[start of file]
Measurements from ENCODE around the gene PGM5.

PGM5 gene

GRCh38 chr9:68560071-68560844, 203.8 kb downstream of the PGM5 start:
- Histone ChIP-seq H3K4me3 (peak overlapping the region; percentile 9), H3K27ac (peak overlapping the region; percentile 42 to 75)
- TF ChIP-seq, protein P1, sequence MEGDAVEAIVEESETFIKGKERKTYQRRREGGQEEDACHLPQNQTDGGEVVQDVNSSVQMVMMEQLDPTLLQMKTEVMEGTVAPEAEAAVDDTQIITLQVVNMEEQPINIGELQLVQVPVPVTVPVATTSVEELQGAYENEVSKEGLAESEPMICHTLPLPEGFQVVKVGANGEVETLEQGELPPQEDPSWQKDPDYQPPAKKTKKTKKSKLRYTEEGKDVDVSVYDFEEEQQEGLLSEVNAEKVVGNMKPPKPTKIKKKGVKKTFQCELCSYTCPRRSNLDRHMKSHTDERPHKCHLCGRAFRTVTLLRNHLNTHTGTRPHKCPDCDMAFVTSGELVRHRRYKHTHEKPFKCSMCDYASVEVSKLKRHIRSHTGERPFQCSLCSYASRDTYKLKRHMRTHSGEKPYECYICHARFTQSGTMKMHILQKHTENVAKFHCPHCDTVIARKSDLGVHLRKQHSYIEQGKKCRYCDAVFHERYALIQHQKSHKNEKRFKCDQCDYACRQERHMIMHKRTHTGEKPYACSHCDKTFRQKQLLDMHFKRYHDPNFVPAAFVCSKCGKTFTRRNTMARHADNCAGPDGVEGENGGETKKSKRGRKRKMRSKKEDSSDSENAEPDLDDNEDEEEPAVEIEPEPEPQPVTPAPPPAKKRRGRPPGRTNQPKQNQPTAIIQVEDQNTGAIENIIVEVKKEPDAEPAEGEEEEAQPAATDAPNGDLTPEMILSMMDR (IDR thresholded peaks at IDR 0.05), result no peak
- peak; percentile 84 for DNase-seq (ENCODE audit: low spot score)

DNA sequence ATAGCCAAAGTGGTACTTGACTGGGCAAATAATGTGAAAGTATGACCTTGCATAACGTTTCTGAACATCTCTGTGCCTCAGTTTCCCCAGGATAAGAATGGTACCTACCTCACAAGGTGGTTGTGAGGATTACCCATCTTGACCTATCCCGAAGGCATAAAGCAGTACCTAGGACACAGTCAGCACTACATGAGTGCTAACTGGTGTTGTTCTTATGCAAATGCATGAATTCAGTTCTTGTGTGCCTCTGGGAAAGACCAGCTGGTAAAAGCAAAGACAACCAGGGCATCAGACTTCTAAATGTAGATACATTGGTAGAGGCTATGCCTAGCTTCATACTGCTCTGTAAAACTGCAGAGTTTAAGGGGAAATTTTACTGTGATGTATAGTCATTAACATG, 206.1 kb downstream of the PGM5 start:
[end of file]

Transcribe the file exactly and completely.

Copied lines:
Measurements from ENCODE around the gene PGM5.

PGM5 gene

GRCh38 chr9:68560071-68560844, 203.8 kb downstream of the PGM5 start:
- Histone ChIP-seq H3K4me3 (peak overlapping the region; percentile 9), H3K27ac (peak overlapping the region; percentile 42 to 75)
- TF ChIP-seq, protein P1, sequence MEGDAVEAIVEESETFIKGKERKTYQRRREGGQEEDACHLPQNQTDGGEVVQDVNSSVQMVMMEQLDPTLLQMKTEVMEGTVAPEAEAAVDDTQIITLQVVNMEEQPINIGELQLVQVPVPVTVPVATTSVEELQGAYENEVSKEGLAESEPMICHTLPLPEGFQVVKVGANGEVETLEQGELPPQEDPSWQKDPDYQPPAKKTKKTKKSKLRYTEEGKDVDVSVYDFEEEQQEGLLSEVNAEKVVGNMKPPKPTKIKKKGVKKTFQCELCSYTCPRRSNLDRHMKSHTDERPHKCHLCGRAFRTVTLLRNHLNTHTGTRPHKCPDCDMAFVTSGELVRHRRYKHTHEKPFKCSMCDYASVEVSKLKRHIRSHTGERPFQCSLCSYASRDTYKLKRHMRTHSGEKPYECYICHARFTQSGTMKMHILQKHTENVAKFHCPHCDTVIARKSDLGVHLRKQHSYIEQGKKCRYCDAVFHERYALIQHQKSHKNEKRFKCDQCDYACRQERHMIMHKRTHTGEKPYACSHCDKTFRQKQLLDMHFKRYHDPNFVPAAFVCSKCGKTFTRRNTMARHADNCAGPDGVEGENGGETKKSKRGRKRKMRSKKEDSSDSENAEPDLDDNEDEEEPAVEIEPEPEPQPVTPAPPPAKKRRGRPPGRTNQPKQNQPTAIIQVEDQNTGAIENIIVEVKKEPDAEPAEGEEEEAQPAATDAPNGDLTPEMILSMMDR (IDR thresholded peaks at IDR 0.05), result no peak
- peak; percentile 84 for DNase-seq (ENCODE audit: low spot score)

DNA sequence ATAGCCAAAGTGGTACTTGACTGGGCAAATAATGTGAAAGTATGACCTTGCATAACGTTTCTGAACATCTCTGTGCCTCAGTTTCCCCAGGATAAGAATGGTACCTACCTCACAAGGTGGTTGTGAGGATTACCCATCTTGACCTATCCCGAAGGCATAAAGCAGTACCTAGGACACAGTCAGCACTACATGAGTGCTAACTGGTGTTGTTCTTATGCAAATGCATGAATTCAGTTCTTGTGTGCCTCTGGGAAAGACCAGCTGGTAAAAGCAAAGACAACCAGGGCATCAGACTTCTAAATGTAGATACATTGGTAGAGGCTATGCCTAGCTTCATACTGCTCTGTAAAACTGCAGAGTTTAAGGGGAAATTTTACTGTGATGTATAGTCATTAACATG, 206.1 kb downstream of the PGM5 start: